Despite the controversy, one month later Berkshire County Council approved the plans – by nine votes to three…. Canuk Explorations, the Canadian company behind the scheme, was granted a six year licence…. Plans were that the first exploration well was to be sunk in the summer of 1996…. If oil were to be found it could be extracted laterally, by drilling up to four miles away…. But in order for this to happen further permission needed to be sought….

As it was the initial exploratory drilling plans were delayed by Canuk….investors and backers were showing signs of cold feet…. When the six year licence expiry date came near the Department of Trade and Industry did not renew it – giving no reason as to why this decision….

Diliff via Wikipedia CC BY 2.5

On this day in history….5th December 1952

On this day in history : 5th December 1952 – ‘The Great Smog’…. A terrible killer fog descends on London and causes the death of thousands of Londoners….

A high pressure weather system had stalled over the South of England, causing a ‘temperature inversion’ – meaning the cold air at ground level becomes trapped by a layer of warmer air at a higher level…. A thick fog had formed – and with no breeze to disperse it – was unable to escape…. It was soon to turn a sickly yellowy-brown colour, as it filled with sulphur pollutants and soot, mainly from the many coal fires as people tried to keep their houses warm in the cold snap…. Smoke from factories and fumes from vehicles also contributed….

Nelson’s Column during the Great Smog – N T Stobbs CC BY-SA 2.0

Londoners were used to ‘pea-soupers’ – but this was like nothing before…. Visibility was so poor that the transport system (other than the underground) ground to a halt…. Even the ambulance service stopped…. School children were kept home, sporting events called-off…. The smog seeped into buildings….theatre performances were cancelled and cinemas closed as people were unable to see the screens…. Criminals had a field day, as looting, bag snatches and burglaries became epidemic….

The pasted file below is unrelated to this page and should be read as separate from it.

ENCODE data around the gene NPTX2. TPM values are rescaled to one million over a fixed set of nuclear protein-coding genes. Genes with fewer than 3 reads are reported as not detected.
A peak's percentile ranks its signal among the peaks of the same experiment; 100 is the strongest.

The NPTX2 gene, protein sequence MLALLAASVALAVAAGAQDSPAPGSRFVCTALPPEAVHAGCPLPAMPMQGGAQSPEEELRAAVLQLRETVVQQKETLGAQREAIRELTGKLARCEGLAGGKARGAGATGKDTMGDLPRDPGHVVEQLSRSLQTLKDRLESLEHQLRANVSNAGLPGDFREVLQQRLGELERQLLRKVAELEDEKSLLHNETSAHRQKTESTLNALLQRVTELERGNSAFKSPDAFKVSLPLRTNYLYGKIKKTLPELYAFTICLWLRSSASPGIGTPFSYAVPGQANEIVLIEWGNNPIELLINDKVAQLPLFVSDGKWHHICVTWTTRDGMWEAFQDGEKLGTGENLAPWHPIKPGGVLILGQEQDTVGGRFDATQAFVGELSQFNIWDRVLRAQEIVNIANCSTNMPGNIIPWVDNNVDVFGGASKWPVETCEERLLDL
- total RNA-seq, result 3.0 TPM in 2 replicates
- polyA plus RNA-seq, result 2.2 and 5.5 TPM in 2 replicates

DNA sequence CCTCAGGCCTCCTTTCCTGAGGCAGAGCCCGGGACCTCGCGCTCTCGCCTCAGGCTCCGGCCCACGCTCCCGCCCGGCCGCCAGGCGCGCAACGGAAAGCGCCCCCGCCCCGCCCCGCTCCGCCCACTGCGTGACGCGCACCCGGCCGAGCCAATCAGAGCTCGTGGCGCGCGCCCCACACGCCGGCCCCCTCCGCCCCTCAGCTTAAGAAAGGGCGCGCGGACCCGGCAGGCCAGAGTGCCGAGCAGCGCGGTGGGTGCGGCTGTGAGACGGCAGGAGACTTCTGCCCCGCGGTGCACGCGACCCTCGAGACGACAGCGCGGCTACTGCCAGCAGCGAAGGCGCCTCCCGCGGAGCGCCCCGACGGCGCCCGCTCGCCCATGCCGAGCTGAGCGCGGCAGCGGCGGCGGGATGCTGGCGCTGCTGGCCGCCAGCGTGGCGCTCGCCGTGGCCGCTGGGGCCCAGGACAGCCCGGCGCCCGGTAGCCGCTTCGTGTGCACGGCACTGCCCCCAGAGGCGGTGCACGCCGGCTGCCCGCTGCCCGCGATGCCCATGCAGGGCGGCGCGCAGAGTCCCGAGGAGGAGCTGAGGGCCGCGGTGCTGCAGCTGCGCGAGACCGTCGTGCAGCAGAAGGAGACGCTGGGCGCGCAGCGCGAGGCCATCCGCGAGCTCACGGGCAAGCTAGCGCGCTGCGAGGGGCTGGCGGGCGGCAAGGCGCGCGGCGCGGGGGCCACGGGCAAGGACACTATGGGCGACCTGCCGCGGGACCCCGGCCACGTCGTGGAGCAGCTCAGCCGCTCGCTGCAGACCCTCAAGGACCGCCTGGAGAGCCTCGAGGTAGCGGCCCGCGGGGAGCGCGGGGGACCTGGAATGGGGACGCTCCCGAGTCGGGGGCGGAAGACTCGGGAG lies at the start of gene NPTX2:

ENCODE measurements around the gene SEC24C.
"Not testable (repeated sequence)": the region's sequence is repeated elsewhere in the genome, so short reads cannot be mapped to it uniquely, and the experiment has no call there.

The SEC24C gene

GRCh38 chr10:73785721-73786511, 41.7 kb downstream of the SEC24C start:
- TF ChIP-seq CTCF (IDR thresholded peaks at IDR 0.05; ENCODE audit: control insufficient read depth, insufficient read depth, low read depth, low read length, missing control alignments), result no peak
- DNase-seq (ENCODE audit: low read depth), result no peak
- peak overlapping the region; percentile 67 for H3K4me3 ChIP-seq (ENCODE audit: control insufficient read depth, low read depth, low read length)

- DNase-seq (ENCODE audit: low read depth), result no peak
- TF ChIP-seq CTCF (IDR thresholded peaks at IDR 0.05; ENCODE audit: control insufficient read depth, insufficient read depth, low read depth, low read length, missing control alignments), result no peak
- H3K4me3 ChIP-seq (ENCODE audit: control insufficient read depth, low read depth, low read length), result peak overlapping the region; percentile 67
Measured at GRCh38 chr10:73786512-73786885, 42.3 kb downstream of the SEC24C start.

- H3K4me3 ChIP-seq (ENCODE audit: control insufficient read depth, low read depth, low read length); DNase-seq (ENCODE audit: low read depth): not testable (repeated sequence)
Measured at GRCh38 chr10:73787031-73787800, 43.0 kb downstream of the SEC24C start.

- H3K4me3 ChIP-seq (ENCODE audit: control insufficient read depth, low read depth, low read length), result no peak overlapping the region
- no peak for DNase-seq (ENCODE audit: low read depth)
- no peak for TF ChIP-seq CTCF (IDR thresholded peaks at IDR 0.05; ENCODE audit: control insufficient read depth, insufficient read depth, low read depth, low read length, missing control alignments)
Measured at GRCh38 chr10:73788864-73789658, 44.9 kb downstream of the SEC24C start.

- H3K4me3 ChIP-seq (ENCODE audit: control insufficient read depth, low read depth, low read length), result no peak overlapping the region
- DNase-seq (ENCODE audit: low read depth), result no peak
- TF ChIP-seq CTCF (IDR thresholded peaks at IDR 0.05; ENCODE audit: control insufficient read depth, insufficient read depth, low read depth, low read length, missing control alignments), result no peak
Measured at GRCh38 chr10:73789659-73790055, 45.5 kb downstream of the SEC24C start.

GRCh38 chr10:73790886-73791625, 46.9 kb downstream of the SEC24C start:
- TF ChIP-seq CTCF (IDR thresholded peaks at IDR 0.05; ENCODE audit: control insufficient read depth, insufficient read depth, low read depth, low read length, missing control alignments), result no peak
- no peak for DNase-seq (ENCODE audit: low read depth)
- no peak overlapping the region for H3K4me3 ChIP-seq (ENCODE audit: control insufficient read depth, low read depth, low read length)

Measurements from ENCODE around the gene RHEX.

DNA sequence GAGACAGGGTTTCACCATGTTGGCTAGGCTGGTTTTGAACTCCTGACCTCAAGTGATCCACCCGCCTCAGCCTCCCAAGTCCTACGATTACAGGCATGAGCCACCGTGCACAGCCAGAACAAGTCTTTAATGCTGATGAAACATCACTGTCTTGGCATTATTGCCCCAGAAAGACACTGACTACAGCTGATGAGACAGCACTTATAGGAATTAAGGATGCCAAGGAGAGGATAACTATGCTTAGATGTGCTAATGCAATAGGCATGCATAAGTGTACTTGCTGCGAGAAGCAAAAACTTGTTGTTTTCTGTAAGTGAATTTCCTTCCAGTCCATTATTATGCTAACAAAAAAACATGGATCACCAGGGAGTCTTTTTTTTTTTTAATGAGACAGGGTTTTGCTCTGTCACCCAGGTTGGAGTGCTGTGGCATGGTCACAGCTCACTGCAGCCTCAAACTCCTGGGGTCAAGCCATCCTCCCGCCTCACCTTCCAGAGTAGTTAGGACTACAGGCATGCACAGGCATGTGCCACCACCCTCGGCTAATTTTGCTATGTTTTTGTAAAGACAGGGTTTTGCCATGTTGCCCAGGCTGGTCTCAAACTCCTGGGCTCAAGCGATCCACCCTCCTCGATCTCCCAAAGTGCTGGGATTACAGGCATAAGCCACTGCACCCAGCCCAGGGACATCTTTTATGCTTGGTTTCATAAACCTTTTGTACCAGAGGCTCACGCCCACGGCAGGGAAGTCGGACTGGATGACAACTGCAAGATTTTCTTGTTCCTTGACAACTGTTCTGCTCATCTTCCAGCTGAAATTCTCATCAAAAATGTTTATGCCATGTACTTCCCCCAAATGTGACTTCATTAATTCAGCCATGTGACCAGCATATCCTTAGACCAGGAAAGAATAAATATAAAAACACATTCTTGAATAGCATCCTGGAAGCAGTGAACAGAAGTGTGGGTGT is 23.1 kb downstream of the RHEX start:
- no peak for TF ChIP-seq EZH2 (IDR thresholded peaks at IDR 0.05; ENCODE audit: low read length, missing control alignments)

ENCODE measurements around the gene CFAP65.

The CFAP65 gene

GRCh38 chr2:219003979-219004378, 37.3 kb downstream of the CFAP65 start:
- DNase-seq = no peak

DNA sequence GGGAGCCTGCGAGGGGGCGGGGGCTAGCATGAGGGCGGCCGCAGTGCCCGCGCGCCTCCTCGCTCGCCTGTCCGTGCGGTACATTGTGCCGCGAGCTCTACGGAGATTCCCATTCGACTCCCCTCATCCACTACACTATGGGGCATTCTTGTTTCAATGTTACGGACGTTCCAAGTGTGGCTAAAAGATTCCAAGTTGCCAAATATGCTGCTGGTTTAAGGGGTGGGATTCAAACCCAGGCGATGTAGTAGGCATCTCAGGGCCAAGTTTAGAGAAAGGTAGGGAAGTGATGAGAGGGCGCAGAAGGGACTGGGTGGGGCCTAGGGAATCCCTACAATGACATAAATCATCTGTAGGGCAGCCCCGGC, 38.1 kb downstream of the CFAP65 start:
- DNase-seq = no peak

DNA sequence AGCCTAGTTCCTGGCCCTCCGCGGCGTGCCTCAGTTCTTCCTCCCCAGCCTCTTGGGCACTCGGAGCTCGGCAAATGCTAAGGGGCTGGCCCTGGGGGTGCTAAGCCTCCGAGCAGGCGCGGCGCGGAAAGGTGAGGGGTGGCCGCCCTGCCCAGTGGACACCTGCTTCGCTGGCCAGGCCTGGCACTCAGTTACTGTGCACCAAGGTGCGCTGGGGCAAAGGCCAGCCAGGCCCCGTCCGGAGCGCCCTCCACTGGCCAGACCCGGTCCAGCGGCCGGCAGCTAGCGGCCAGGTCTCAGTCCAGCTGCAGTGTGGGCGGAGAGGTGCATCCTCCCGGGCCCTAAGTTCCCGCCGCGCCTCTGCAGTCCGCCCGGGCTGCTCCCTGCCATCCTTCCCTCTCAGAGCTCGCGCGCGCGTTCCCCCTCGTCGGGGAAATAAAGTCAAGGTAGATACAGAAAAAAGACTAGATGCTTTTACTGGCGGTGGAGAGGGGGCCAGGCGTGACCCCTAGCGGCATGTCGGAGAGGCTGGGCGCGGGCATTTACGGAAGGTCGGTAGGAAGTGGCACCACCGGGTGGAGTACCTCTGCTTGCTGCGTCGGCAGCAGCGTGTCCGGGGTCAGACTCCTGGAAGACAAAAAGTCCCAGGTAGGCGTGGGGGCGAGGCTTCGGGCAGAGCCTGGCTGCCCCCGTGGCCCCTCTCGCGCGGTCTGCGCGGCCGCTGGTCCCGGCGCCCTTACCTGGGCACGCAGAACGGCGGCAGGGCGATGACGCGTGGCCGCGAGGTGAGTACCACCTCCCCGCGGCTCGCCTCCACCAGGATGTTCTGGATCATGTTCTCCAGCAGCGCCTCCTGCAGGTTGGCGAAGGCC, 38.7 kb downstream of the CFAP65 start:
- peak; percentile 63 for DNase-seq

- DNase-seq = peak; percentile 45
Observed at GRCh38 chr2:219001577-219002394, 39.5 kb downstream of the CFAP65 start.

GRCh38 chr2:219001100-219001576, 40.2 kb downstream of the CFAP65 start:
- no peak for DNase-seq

But by far the worse impact the fog was to have was on people’s health…. Most at risk were the young, elderly and those with respiratory problems – heavy smokers were particularly vulnerable…. It is estimated 4,000 died during the period and immediate aftermath – although experts claim the number to be more like 8,000 lives lost due to the smog – the most common causes of death being pneumonia and bronchitis…. Well into the summer of 1953 the death rate remained well above normal levels…. With that taken into consideration the final smog-related death toll could amount to as high as 12,000…. A further 100,000 are estimated to have been made ill….25,000 Londoners claimed sickness benefit during the period….

The smog finally lifted on Tuesday the 9th of December, the sulphurous cloud drifting out over the North Sea…. A government investigation resulted in the Clean Air Act of 1956 being passed by Parliament – authorising authorities to set up smoke-free zones and the restriction of burning coal in urban areas….

The Great Smog of 1952 is recorded as the tenth deadliest disaster ever to have hit Britain….


On this day in history….4th December 1961

On this day in history : 4th December 1961 – Health Minister Enoch Powell announces in the House of Commons the decision to make the oral contraceptive pill available to British women on the National Health Service – at a subsidised cost of 2 shillings per month….

Enoch Powell – Allan Warren CC BY-SA 3.0

Life for women in the early ’60s was very different to how we know it today…. The Victorian attitude towards sex was still prevalent…. There was a fear of pregnancy out of wedlock, as unmarried mothers were shunned by society – often being forced to give up their babies for adoption (abortion not being an option)…. Women tended to marry earlier and were usually expected to stay at home and raise a family….

Robert Wade ‘The Modern Housewife’ via Flickr

The arrival of the pill was to change all that….it was to give women freedom…. A reliable, convenient oral contraceptive – meaning women had control of their own bodies and the choice of when to have a baby…. It was to become a real liberation….

However, GPs were slow on the uptake….and the Government of the time were reluctant to be seen promoting promiscuity…. The pill could only be prescribed to married women – and mainly to those who were older, already had children and did not want any more…. It was to remain this way until 1967, when finally attitudes slowly began to change….

By 1964 half a million British women were taking the pill….the birth rate began to fall – and fewer children were being put up for adoption…. In 1974 family planning clinics were given the go ahead to prescribe single women with the pill – this caused considerable controversy at the time….

Couples no longer felt the pressure to marry in order to live together…. In the early ’60s it is estimated fewer than 1 in 100 adults under the age of 50 had ever cohabited – nowadays it is 1 in 6…. Nobody bats an eye at a couple who have not ‘tied the knot’ – and the same goes for children born outside of marriage….

It is estimated 70% of women in Britain have used the pill at some stage in their lives…. Currently some 3.5 million women between the ages of 16 and 49 do so today….

Tristanb at English Wikipedia CC BY-SA 3.0